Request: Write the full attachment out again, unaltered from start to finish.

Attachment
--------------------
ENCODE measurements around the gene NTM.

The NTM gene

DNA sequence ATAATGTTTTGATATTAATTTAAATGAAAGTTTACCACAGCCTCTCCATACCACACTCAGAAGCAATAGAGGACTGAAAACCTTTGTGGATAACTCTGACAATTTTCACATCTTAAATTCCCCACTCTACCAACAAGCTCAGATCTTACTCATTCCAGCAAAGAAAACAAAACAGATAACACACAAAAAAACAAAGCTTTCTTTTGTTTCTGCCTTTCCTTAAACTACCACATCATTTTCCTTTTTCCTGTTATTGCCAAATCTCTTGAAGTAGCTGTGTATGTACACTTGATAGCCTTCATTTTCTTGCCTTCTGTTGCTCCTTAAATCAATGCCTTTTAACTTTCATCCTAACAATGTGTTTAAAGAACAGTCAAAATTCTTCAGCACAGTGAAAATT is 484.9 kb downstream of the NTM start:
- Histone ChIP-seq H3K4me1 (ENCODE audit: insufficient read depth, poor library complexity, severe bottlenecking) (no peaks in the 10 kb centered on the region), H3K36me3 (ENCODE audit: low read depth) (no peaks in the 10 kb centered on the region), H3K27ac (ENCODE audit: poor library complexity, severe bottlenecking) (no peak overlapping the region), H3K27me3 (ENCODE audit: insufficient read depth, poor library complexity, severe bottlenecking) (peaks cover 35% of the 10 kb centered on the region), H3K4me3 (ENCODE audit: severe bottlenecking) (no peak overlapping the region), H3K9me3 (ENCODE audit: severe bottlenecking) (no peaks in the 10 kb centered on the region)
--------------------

ENCODE measurements around the gene NTM.

The NTM gene

DNA sequence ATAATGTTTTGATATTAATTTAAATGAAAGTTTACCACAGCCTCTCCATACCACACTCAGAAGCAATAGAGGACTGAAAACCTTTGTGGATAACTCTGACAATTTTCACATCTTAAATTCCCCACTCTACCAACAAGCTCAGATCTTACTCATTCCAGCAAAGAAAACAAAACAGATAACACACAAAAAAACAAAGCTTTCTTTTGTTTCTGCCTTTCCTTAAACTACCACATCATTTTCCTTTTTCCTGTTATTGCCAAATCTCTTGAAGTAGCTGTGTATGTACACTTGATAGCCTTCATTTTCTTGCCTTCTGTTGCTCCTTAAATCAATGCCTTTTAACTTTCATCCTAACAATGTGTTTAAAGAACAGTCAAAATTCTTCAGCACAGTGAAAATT is 484.9 kb downstream of the NTM start:
- Histone ChIP-seq H3K4me1 (ENCODE audit: insufficient read depth, poor library complexity, severe bottlenecking) (no peaks in the 10 kb centered on the region), H3K36me3 (ENCODE audit: low read depth) (no peaks in the 10 kb centered on the region), H3K27ac (ENCODE audit: poor library complexity, severe bottlenecking) (no peak overlapping the region), H3K27me3 (ENCODE audit: insufficient read depth, poor library complexity, severe bottlenecking) (peaks cover 35% of the 10 kb centered on the region), H3K4me3 (ENCODE audit: severe bottlenecking) (no peak overlapping the region), H3K9me3 (ENCODE audit: severe bottlenecking) (no peaks in the 10 kb centered on the region)